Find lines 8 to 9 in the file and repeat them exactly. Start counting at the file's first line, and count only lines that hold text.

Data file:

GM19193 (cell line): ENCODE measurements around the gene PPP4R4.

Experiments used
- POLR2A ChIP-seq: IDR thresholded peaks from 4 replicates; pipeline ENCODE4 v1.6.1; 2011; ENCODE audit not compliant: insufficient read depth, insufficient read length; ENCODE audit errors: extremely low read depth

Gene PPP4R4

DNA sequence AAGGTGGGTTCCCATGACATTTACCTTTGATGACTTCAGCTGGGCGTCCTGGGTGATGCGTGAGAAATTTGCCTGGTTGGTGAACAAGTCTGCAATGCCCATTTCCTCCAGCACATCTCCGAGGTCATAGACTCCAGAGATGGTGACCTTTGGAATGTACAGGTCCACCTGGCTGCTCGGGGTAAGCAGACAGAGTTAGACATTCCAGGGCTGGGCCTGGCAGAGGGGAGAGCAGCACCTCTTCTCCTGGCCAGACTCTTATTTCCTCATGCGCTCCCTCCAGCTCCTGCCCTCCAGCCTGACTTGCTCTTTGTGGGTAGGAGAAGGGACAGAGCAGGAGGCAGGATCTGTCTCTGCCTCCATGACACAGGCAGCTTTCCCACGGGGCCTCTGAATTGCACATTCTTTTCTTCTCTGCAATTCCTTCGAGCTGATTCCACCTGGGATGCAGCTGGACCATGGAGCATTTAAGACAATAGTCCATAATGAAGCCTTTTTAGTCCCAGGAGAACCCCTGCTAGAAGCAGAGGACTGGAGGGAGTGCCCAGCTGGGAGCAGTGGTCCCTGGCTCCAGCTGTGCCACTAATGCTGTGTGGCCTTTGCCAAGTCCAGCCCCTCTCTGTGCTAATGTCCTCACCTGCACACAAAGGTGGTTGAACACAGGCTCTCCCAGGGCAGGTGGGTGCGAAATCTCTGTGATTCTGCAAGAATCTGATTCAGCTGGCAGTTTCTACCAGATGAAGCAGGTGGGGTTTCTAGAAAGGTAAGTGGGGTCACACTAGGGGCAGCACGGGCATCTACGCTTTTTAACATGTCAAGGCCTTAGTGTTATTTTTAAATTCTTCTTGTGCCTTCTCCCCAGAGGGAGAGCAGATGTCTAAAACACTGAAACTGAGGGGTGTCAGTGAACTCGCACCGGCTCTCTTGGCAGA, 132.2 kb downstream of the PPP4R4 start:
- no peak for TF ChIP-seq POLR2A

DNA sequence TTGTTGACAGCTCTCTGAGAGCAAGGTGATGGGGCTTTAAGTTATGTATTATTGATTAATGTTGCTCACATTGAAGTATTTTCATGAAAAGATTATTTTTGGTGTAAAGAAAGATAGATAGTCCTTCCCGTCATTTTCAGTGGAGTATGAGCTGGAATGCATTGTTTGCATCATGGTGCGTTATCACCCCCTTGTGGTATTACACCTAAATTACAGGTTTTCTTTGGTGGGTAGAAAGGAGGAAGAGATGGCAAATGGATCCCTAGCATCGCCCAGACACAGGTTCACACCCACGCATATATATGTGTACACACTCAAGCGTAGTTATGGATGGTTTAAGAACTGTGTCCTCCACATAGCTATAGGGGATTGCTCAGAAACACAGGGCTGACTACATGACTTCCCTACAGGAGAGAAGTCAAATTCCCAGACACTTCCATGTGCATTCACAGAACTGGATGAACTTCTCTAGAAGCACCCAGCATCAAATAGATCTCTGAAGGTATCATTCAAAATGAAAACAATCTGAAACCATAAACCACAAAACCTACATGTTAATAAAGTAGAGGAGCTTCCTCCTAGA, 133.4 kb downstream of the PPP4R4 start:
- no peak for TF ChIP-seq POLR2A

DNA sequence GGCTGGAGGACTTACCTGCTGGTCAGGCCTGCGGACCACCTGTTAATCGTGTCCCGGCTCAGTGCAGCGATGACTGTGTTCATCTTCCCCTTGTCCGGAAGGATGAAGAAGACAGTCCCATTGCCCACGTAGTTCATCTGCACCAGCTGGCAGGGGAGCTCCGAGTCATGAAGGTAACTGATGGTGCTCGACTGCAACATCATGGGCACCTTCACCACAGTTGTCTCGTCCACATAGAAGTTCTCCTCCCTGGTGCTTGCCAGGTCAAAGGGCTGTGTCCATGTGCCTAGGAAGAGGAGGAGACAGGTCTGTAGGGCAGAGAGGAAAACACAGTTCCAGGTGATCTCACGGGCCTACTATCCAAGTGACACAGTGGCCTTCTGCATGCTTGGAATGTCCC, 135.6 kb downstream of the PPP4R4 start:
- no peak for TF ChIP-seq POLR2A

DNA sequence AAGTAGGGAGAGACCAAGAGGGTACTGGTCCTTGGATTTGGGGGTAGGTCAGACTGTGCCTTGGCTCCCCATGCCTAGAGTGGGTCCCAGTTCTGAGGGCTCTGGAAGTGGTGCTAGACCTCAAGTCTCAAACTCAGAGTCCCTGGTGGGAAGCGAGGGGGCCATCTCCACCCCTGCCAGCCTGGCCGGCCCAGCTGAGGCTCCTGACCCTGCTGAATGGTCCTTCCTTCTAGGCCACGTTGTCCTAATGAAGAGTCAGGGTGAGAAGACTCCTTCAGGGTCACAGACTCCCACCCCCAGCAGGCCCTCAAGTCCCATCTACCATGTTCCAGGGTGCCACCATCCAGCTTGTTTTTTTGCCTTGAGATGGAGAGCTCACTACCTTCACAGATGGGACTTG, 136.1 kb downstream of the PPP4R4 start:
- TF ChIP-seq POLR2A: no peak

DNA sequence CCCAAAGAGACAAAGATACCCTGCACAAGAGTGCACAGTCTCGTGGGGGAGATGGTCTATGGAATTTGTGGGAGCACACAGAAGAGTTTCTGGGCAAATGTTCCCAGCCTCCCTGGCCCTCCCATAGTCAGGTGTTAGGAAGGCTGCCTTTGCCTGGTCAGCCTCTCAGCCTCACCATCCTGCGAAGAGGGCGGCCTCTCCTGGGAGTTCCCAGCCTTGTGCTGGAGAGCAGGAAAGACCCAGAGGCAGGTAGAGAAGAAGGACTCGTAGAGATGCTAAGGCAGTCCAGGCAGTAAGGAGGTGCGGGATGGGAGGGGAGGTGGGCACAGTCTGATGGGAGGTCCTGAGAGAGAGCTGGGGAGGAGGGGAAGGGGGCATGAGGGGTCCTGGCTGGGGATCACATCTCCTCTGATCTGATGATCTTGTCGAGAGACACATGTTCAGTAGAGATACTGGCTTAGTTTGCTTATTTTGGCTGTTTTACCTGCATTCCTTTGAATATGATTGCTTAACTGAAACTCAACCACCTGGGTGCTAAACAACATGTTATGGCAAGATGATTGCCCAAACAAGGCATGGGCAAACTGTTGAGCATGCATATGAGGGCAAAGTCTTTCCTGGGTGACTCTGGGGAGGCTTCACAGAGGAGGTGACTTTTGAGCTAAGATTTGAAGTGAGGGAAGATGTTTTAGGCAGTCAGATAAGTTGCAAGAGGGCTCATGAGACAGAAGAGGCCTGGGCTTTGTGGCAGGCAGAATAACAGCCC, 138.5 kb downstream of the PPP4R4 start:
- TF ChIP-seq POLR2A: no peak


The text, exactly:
- no peak for TF ChIP-seq POLR2A

DNA sequence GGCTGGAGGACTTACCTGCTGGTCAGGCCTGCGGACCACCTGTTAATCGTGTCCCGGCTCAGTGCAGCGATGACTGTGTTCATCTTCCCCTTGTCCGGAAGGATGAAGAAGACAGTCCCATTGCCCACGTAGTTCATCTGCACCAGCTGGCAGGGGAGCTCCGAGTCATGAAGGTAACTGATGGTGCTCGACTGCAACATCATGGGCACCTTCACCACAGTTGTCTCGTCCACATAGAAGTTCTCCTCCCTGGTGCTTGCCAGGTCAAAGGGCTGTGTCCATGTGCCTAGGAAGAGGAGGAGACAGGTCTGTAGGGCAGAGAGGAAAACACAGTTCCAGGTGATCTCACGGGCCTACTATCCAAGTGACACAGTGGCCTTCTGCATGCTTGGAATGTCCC, 135.6 kb downstream of the PPP4R4 start: